In fact 72% of councils “need to take action” to reduce their waste tonnages being sent to landfill in order to meet the EU’s targets.
These are the waste disposal authorities in England that need to do more to meet their targets for reducing the amount of biodegradable waste going to landfill, the Environment Agency has said.
But, new figures for the financial year 2006/07 suggest councils are on course to meet landfill targets up to 2020 if current trends continue.
The Agency published the figures within an update report on the Landfill Allowance Trading Scheme (LATS), which shows that all 121 disposal authorities in England kept within their allocated allowances for landfilling biodegradable waste last year.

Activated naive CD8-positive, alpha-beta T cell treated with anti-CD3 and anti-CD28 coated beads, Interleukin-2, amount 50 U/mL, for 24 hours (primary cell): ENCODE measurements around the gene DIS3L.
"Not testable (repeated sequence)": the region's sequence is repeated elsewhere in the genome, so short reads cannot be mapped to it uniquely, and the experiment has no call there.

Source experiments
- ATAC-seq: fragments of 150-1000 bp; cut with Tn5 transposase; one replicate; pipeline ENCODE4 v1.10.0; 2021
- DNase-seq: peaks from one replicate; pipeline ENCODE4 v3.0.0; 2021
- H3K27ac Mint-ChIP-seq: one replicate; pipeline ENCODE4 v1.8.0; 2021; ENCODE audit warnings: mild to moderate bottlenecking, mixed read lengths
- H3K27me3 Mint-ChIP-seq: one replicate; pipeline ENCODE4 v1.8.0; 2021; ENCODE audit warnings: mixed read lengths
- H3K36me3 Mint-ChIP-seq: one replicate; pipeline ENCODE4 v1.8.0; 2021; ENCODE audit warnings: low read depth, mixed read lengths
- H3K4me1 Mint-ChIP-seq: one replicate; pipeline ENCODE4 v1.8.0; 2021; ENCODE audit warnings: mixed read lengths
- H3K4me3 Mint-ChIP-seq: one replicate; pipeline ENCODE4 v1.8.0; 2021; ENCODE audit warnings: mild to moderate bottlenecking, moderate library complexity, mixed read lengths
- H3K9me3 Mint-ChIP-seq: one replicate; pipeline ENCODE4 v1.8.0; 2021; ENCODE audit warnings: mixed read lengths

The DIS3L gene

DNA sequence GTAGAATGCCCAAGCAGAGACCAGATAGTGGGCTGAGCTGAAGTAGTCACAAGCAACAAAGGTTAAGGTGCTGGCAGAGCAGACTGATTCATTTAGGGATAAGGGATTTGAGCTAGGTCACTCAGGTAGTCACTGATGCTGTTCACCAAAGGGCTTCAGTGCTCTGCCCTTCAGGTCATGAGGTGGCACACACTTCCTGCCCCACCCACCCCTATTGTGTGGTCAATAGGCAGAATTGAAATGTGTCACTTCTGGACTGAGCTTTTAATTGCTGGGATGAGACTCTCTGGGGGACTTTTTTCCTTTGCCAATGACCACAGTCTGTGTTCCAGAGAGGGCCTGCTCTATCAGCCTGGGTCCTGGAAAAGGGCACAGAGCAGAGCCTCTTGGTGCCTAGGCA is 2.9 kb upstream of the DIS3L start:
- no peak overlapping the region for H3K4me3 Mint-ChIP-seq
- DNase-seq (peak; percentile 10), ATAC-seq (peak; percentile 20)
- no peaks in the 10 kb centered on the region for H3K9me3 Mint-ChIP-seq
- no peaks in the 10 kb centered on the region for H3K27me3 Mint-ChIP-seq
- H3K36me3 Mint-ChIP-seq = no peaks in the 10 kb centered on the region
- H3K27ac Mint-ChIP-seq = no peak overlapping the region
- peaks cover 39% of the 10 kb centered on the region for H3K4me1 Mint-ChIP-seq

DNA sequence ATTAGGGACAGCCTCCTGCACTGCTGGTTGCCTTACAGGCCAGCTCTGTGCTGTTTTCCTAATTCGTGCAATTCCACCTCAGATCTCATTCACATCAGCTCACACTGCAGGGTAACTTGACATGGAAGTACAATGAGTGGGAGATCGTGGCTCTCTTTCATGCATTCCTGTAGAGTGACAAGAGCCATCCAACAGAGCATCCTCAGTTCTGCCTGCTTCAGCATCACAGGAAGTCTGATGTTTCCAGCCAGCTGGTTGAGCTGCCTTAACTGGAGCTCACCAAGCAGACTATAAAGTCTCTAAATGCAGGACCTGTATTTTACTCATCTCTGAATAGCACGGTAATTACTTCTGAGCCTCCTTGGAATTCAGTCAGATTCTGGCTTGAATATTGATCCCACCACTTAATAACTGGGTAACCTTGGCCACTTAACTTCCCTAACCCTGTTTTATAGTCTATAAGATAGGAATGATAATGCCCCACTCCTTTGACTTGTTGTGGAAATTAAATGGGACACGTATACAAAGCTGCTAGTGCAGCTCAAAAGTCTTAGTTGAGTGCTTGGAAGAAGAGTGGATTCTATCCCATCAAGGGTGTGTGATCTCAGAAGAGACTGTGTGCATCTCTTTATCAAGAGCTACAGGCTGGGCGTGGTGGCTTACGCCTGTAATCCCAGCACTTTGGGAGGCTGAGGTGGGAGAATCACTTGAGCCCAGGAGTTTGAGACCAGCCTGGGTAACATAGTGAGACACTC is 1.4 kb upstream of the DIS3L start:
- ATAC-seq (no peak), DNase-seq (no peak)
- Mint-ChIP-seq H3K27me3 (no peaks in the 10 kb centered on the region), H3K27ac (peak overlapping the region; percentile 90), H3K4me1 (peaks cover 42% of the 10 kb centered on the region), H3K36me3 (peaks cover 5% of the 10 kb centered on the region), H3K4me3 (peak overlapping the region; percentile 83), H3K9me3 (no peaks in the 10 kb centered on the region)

LATS was introduced in 2005 to make sure England meets it targets under the European Landfill Directive. The first target under the legislation requires the UK to reduce biodegradable waste sent to landfill to 75% of 1995 levels by 2010 or face financial penalties. The targets are 50% by 2013 and 35% by 2020.
However, the figures suggest that even if current trends continue for the reduction in landfilling, the period around 2013 could still prove difficult.
And, indeed the Agency report suggested that 72% of disposal authorities in England will need to do more if the 2010 targets are to be hit.
“Current indications are that unless there is a significant change in: a) reducing the amount of municipal waste produced, and b) increasing the amount of BMW diverted, trading alone is unlikely to help England meet all three of the Landfill Directive targets. Currently 88 out of 121 local authorities will need to take action to ensure they comply with the scheme in 2009/10. They will need to divert more BMW from landfill or purchase allowances to ensure they comply.”